Never has a fan-base been so split on something the love so much. Rian Johnson’s The Last Jedi has divided "Star Wars" fans to the opposite ends of the galaxy. Those who loved it versus those who hated it. I’m in the camp that says, “Yeah, I enjoyed it.” But I’m also someone whose Star Wars mantra is that no film is as good as the world thinks it is, but no film is as bad as the world thinks it is. Fans rank "The Empire Strikes Back" as an A++ and "Attack of the Clones" as an F--. I say the bell curve is closer than you think. Anyway, Johnson’s friend JGL, who also has a cameo in the film, both of which he addresses in the piece, decided to share his opinions on TLJ and film in general.
I also wanna say, I’m not here to tell anybody they’re wrong. Personally, I don’t think it’s possible to be wrong when it comes to movies, or art, or literature, or whatever you wanna call it. In our ever more gamified culture, with endless awards shows, publicized box office figures, and the all-knowing Tomatometer, it seems conversations about movies are more and more often put into quantified terms of good and bad, best and worst, right and wrong. And then there’s the twitface-insta-fueled tribalism, people taking sides, pointing fingers and spitting venom at the other guys. There seems to be a lot of that going around right now from both lovers and haters of this movie. Dear oh dear, folks. This isn’t politics or sports. The fruit is in the subjectivity. If you feel differently than I do, I’m 100% cool with that. I think it’s often in these very differences of perspective that movies can be at their most enlightening, helping us learn something about each other and ourselves.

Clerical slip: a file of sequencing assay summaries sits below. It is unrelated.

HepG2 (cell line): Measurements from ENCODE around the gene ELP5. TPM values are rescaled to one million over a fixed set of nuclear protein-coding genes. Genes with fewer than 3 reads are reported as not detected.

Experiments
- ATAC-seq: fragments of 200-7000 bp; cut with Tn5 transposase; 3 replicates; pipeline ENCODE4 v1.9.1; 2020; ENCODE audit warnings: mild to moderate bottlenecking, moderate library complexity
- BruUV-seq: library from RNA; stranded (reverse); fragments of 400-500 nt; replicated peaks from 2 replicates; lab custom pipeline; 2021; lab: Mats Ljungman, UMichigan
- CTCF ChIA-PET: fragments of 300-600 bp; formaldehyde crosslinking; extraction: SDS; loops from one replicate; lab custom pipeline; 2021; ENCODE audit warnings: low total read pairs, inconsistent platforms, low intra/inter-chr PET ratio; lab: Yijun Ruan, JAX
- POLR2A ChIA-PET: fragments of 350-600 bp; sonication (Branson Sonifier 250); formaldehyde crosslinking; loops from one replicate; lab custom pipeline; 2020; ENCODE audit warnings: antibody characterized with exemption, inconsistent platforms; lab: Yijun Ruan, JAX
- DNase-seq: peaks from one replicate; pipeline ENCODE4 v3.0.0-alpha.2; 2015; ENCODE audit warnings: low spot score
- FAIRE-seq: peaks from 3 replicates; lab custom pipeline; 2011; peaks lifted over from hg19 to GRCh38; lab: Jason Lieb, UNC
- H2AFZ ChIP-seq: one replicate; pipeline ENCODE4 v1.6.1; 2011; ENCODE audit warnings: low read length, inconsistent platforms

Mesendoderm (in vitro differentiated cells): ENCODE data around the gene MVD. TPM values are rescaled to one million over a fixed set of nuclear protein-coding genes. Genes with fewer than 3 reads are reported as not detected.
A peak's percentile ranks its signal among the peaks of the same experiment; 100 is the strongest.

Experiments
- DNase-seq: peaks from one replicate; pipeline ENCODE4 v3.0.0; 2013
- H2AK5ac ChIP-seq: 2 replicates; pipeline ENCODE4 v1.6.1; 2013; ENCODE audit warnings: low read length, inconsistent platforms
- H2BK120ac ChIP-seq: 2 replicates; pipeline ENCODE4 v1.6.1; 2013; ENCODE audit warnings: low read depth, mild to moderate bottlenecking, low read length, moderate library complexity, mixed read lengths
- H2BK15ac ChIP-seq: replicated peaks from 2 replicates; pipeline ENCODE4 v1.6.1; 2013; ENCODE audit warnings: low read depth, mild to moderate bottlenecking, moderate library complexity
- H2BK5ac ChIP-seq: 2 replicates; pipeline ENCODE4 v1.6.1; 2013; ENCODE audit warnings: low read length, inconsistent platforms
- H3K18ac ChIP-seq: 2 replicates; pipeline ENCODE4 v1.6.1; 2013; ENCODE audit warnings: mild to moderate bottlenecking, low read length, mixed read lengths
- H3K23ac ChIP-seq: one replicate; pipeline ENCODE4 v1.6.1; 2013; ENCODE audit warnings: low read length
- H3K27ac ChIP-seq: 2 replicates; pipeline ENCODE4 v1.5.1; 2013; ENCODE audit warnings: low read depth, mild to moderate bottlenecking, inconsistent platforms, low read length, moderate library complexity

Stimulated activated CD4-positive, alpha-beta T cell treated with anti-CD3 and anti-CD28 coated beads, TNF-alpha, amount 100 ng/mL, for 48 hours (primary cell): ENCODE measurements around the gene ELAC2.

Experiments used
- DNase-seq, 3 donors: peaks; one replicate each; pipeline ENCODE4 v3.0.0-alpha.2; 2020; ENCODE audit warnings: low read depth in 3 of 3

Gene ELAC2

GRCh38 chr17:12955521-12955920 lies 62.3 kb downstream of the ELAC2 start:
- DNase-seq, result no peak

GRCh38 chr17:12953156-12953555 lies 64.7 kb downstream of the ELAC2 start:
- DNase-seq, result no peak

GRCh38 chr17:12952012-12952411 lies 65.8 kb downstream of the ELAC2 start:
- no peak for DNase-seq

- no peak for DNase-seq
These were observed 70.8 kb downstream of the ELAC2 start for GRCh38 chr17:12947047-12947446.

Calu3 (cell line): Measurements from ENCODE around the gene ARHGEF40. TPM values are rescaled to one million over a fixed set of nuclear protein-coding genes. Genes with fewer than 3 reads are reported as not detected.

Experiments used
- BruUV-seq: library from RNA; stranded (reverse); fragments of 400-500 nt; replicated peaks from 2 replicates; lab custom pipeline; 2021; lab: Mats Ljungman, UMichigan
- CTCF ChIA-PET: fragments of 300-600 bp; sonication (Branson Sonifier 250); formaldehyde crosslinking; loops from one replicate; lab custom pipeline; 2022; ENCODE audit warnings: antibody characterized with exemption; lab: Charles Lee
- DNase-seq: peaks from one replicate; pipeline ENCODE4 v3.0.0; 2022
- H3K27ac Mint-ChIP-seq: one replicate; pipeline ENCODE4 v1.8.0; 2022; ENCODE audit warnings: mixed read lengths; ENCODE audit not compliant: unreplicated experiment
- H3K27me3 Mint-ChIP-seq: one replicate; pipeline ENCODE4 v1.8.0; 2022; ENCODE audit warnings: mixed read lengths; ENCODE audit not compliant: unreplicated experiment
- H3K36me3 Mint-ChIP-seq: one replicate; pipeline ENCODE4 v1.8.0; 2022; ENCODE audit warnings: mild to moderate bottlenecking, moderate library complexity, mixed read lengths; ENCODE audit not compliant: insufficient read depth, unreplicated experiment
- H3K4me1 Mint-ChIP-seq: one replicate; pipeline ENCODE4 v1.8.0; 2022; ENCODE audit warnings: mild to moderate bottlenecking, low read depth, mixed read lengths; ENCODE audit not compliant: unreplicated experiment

By Andrew Prokop (Vox)
In late January, the Pennsylvania Supreme Court voted that the U.S. House maps were a violation of the state’s constitution. While I was gathering articles for this list I was originally going to suggest this New York Times article about the issue (which I still recommend). But here I’m talking about a simply written, but informative example of how gerrymandering greatly affects the entire nation.
Republicans tried to pack Democratic-leaning areas together into very few districts. The hoped-for result was that the GOP would lose a few districts by large margins, yet win a majority of districts comfortably and consistently.
That’s exactly what happened. In statewide elections, Pennsylvania was a competitive swing state.
By Jonathan Kay
What do I know about board games? Next to nothing. This article is about hobby board games—those niche games for super fans. Settlers of Catan is one. I’ve played it and I see what they mean. While anyone can play a board game, there are some which require skill for the game in particular instead of a general sense of intelligence or humor or what have you.
Hobbyists around the world started paying serious attention to German-style board games (or “Eurogames,” as they’re now more commonly known) following the creation of Settlers of Catan in 1995. While it took more than a decade for that game to gain a cultural foothold, there seems to be no going back: Much in the way that Cold War–era American beer connoisseurs gravitated to the higher quality and vastly larger variety offered by European imports in the era before stateside microbrews took off, players who’d become bored with the likes of Monopoly and Scrabble started to note the inventive new titles coming out of Germany.